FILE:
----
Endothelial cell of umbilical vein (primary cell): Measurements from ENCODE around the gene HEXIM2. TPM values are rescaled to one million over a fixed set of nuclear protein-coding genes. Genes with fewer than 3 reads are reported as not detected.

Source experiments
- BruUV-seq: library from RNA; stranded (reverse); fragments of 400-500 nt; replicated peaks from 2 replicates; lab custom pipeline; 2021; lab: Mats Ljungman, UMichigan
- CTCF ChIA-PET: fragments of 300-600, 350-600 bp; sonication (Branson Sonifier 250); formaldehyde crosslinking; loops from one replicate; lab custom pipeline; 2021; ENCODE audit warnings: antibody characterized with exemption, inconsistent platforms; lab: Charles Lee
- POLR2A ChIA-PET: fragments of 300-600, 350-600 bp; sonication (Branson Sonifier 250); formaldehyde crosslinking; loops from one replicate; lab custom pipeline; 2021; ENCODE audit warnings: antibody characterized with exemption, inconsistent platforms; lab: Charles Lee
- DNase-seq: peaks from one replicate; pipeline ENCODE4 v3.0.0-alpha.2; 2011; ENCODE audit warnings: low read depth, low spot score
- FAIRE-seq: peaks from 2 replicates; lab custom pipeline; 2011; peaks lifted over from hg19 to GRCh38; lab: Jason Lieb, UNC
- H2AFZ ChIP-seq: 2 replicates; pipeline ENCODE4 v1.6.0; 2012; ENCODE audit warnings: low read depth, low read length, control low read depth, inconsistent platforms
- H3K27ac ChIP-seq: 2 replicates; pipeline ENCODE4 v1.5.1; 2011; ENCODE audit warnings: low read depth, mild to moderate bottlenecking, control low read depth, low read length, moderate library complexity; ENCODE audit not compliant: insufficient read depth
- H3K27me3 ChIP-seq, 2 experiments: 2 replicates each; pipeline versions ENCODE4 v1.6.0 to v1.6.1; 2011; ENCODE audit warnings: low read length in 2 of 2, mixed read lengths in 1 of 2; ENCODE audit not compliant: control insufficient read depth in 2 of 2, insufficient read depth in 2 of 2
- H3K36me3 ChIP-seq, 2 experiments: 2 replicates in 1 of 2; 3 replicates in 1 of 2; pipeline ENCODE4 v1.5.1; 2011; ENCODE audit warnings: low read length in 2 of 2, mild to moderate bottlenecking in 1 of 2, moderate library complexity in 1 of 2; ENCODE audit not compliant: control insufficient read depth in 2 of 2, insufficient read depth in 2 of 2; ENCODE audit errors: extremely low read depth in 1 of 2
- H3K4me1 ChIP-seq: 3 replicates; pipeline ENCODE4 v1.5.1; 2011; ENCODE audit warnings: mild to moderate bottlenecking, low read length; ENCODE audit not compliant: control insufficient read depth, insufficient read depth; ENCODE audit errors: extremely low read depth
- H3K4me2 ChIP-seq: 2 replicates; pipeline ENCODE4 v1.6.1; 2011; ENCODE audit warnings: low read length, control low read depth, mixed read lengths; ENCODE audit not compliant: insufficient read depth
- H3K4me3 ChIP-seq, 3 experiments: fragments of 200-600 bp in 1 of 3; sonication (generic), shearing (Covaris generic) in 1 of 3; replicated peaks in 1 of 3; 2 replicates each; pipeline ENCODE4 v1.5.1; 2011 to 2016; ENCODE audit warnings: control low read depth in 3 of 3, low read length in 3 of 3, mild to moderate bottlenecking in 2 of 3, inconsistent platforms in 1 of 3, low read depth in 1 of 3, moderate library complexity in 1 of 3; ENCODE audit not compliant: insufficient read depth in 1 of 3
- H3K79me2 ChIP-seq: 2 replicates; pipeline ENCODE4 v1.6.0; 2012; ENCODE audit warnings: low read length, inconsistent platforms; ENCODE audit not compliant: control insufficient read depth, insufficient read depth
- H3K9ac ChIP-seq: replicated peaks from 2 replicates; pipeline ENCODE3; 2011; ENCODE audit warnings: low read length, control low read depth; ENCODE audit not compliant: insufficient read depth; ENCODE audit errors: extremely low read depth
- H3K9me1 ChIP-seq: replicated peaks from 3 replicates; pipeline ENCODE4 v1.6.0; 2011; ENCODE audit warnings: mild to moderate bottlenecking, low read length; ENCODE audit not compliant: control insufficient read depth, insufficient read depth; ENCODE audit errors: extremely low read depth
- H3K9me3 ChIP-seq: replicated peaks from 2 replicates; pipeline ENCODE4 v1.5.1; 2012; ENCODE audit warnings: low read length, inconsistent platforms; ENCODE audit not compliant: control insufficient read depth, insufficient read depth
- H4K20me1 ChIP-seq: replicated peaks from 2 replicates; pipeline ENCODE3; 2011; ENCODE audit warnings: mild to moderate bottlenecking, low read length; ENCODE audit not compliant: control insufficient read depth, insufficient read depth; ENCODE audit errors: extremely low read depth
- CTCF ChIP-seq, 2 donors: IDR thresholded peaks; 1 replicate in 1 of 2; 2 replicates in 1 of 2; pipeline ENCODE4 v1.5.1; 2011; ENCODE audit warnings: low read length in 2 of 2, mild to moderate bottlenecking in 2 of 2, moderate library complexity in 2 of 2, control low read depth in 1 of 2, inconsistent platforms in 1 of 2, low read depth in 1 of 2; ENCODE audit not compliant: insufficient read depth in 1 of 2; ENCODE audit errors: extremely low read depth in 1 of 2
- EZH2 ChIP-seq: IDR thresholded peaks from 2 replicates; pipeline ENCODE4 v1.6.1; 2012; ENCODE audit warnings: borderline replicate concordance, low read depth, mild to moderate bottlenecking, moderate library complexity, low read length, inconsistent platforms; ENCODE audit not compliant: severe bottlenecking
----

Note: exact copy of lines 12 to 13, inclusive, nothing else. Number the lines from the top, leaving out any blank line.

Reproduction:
- H3K4me1 ChIP-seq: 3 replicates; pipeline ENCODE4 v1.5.1; 2011; ENCODE audit warnings: mild to moderate bottlenecking, low read length; ENCODE audit not compliant: control insufficient read depth, insufficient read depth; ENCODE audit errors: extremely low read depth
- H3K4me2 ChIP-seq: 2 replicates; pipeline ENCODE4 v1.6.1; 2011; ENCODE audit warnings: low read length, control low read depth, mixed read lengths; ENCODE audit not compliant: insufficient read depth